The Florida Panthers are in a strange position. They were one of last season’s best stories, winning the Presidents’ Trophy despite falling to the Tampa Bay Lightning in the second round. However, they’ve regressed big-time this season; at 19-19-4, they sit six points behind the Pittsburgh Penguins for the Eastern Conference’s second wild-card spot. While they’ve no doubt benefited from the Matthew Tkachuk deal, they have faced great adversity this season, from injuries to an overall lack of scoring depth.

Perhaps no issue is more glaring for Florida, however, than its goaltending. Now in his fourth season with the team, it’s safe to say Sergei Bobrovsky is nowhere near the Vezina-caliber goaltender he was during the mid-2010s; through 25 games, he’s 10-12-1 with a 3.29 GAA. Spencer Knight has also been surprisingly underwhelming, too, as he has a 3.05 GAA through 19 games and was just placed on injured reserve.

Related: Blackhawks: Revisiting the Sam Lafferty Trade 1 Year Later

Playing in a top-heavy Atlantic Division, a wild-card spot is probably the Panthers’ best bet when it comes to their playoff hopes. It wouldn’t be shocking if the team sold this deadline and reloaded over the offseason, knowing they still have a nice core of Tkachuk, Aleksander Barkov, and Aaron Ekblad. Having said that, they don’t have a first-round pick in this year’s draft because of the Ben Chiarot trade, and there’s still half a season left.

Barring a major second-half collapse, the Panthers could become moderate buyers down the stretch should they remain healthy and at least somewhat competitive. They’re 4-3-0 since the holiday break, despite their goaltending remaining a major weakness. Trading for Stalock, which would be a low-risk move, could make a ton of sense if they wanted to address their woes in net.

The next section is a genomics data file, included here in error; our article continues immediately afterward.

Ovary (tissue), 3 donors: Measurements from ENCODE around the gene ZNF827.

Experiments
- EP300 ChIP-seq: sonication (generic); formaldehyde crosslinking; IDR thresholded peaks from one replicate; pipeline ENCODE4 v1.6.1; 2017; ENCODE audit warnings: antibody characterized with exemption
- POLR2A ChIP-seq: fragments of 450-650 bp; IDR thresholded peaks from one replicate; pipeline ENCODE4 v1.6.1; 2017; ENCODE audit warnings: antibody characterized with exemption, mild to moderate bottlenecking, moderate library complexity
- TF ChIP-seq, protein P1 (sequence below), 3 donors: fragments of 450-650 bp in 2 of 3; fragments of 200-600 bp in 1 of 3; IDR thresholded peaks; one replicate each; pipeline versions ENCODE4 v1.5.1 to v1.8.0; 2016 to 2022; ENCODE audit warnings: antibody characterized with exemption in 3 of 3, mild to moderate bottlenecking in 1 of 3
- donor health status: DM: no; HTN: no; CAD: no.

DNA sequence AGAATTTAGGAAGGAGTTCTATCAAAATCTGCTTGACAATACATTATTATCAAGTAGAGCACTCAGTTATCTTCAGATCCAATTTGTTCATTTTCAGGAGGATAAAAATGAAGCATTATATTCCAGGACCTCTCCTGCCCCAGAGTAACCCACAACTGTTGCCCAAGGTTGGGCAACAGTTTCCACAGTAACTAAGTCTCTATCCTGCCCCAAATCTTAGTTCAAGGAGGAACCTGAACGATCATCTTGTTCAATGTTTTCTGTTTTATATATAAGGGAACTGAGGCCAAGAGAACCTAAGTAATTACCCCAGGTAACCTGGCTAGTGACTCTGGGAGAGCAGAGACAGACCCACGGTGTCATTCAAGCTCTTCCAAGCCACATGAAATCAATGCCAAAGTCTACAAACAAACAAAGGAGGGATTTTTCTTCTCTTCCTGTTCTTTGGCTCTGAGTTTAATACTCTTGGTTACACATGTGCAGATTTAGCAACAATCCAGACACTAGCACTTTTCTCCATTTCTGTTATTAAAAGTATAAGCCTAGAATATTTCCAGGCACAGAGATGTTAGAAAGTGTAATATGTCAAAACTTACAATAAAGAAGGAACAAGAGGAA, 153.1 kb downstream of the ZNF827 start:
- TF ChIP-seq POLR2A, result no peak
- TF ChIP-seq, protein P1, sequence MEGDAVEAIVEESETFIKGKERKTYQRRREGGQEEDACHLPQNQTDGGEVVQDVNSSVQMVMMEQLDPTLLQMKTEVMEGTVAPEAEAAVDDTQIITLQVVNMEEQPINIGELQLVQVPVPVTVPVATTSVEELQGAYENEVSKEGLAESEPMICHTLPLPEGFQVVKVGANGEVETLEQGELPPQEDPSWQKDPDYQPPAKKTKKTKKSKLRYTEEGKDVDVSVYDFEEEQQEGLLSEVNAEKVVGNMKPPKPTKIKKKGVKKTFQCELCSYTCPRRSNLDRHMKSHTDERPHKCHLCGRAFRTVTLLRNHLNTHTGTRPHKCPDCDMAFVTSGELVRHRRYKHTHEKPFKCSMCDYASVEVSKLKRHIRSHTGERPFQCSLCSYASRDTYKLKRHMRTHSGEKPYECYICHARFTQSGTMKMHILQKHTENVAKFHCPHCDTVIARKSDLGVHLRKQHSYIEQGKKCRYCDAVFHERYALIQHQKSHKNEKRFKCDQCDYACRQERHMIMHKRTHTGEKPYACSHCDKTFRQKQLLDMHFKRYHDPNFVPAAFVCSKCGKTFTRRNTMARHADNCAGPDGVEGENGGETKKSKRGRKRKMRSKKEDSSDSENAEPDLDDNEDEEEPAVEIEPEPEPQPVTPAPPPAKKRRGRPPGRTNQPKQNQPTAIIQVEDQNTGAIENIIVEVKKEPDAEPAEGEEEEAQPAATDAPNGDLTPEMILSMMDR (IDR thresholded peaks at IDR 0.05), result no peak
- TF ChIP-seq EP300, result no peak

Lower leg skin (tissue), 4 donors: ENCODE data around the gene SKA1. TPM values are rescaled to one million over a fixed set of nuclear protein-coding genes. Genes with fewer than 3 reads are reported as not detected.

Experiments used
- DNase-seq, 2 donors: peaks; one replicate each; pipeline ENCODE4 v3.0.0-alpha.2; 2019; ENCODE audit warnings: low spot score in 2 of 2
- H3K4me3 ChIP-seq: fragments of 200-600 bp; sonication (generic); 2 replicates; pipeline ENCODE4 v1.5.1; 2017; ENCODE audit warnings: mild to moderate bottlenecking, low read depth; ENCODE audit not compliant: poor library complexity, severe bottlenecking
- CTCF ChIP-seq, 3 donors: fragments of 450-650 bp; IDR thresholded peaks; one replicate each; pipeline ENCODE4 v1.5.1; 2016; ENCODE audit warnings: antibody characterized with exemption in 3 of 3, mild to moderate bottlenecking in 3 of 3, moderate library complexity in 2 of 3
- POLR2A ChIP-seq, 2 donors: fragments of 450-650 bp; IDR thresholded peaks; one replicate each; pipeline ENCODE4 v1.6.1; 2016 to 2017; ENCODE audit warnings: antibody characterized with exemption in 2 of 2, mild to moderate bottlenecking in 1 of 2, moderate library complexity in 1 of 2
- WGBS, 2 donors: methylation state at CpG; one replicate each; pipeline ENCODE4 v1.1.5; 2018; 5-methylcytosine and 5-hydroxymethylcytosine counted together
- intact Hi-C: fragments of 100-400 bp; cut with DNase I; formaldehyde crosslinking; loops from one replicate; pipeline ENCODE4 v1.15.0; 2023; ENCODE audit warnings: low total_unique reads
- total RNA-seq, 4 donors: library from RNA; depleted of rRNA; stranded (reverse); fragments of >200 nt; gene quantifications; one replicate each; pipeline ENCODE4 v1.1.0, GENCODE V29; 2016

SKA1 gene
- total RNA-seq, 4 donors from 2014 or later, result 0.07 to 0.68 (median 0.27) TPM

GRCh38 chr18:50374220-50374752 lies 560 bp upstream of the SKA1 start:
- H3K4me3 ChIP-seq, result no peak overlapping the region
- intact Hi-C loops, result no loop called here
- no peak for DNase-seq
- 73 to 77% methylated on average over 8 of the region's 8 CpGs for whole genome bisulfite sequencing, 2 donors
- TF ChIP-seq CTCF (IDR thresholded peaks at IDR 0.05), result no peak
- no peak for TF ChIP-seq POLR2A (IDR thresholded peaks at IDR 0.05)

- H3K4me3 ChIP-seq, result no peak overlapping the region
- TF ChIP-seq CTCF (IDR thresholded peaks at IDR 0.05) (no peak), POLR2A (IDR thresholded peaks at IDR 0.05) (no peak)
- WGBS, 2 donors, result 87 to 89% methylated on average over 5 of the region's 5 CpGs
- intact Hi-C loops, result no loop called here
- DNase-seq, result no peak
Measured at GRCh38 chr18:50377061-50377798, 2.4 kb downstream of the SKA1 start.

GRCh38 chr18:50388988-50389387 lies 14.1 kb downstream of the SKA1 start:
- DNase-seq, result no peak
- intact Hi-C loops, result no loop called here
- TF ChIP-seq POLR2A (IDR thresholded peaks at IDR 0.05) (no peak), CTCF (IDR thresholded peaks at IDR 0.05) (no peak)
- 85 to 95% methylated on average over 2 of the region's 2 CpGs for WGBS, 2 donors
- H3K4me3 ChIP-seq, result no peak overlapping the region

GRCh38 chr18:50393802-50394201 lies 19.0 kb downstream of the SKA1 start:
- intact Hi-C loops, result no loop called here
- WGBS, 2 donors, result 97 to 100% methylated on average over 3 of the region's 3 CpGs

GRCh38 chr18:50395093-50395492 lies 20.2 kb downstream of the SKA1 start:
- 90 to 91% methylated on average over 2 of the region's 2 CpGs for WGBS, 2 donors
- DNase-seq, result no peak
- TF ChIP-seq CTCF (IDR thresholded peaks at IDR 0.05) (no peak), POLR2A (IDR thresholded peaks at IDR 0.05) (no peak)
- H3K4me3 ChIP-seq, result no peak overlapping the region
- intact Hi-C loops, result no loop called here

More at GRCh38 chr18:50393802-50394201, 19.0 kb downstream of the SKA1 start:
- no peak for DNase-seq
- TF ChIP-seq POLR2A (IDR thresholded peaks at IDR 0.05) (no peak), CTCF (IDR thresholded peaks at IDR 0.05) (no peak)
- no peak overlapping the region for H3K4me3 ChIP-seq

Blackhawks Also Have a Good Case to Extend Stalock

They haven’t made any moves yet, but the Blackhawks will likely be one of the league’s busiest clubs come deadline day. Chicago has eight pending UFAs entering the offseason, and while we know general manager (GM) Kyle Davidson will be open for business, it sounds like the club won’t make trades just to acquire assets. They’re reportedly aiming for high draft picks should they move Max Domi or Andreas Athanasiou, for example (from ‘Blackhawks rebuild: What I’m hearing about Patrick Kane, Jonathan Toews trades and more,’ The Athletic, 12/06/22).

Kyle Davidson Chicago Blackhawks
Kyle Davidson Chicago Blackhawks (Photo by Chase Agnello-Dean/NHLI via Getty Images)

If Davidson doesn’t get an ideal return for Stalock, which would likely consist of mid-to-low-round picks and/or lower-tier prospects, it wouldn’t be a bad idea to extend him. Throughout his emergence as the Blackhawks’ de facto No. 1, he has displayed great leadership traits, which you always want regardless of team performance.

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Even if they draft first overall, it’s difficult to see the Blackhawks being much better next season, especially if Patrick Kane and/or Jonathan Toews are gone. They’ll almost certainly keep Petr Mrázek to help them get to the cap floor, so if they want to stay patient with Arvid Söderblom, a second year of the Mrázek/Stalock tandem can’t be ruled out. During Mrázek’s injuries, Stalock has remained competitive even if the team in front of him hasn’t been great, perfectly embodying the Blackhawks’ hard-working identity.

Having his best campaign in years, Stalock could certainly become a trade candidate. He’d improve a handful of contenders, and it would be awesome to see him play for a more competitive club. However, it’d also make a ton of sense for him to stay if the Blackhawks don’t want to rush Söderblom. It’ll be intriguing to see where he is two months from now, considering the season he’s had.